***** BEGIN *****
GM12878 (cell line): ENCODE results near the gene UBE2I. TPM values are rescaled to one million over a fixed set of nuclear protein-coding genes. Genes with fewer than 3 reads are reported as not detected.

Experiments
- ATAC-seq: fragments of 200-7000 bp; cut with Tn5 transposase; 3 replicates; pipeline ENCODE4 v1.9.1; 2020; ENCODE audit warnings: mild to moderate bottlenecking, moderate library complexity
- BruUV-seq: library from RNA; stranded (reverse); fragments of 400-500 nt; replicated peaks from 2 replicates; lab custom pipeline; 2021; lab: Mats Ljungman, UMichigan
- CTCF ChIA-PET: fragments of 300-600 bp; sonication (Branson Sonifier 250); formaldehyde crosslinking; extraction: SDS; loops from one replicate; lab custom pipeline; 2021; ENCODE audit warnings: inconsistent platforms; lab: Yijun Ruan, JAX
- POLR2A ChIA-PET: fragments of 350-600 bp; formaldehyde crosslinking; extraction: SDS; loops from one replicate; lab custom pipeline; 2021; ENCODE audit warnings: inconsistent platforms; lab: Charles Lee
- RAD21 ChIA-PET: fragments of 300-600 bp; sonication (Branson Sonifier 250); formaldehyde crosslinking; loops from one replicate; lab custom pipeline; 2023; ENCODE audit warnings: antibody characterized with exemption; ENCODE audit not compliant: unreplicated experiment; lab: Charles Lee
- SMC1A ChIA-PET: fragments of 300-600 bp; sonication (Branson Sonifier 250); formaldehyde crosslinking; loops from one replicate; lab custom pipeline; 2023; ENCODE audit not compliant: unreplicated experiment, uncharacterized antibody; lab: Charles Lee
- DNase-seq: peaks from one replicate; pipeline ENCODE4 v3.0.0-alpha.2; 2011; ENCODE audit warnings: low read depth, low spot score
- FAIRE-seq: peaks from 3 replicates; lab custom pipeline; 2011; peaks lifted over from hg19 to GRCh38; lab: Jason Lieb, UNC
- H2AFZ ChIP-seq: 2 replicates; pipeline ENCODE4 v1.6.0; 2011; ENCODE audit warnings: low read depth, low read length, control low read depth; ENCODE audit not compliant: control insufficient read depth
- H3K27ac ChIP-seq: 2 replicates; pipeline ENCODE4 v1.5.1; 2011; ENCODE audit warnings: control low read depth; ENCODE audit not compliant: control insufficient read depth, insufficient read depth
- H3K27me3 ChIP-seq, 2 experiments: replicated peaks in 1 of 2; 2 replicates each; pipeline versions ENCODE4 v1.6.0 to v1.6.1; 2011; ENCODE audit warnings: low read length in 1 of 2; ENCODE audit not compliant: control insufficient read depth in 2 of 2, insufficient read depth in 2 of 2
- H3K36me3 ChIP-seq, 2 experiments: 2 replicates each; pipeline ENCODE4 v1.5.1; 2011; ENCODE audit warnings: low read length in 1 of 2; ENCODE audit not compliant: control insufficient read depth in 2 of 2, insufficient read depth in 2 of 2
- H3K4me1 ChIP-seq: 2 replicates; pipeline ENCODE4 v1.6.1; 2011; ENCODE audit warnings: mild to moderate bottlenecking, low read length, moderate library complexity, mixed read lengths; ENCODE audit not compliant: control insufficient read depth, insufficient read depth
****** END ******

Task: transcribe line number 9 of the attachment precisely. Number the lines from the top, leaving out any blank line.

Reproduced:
- DNase-seq: peaks from one replicate; pipeline ENCODE4 v3.0.0-alpha.2; 2011; ENCODE audit warnings: low read depth, low spot score